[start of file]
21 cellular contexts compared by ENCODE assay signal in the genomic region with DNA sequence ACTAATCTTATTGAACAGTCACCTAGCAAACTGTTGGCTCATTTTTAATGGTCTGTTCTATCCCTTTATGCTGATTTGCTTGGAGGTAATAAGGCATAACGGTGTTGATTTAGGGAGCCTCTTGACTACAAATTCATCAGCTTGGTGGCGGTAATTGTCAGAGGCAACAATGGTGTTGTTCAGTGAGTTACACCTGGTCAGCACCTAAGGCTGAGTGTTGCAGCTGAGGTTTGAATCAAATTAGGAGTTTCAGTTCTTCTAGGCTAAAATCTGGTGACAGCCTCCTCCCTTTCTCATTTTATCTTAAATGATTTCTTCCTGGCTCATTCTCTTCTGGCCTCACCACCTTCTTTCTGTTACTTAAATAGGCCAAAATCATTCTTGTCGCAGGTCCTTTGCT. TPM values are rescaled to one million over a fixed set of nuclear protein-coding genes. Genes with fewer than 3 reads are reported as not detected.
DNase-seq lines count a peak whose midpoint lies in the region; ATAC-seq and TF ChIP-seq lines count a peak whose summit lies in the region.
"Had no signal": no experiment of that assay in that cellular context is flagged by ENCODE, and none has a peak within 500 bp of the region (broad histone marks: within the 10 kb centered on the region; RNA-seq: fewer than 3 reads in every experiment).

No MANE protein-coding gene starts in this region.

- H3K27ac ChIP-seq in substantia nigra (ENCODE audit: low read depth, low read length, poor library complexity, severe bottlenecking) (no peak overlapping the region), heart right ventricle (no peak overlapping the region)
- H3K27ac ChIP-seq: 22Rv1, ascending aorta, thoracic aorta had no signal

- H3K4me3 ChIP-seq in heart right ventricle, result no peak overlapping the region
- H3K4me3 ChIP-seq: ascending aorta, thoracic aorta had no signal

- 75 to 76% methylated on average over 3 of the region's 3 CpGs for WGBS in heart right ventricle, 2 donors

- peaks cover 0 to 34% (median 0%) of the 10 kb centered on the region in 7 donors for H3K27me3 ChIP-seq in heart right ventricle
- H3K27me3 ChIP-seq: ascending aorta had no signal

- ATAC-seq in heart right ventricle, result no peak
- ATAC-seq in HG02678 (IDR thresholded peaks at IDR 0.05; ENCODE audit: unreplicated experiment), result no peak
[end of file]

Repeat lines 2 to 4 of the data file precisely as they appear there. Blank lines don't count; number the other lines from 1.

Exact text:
DNase-seq lines count a peak whose midpoint lies in the region; ATAC-seq and TF ChIP-seq lines count a peak whose summit lies in the region.
"Had no signal": no experiment of that assay in that cellular context is flagged by ENCODE, and none has a peak within 500 bp of the region (broad histone marks: within the 10 kb centered on the region; RNA-seq: fewer than 3 reads in every experiment).

No MANE protein-coding gene starts in this region.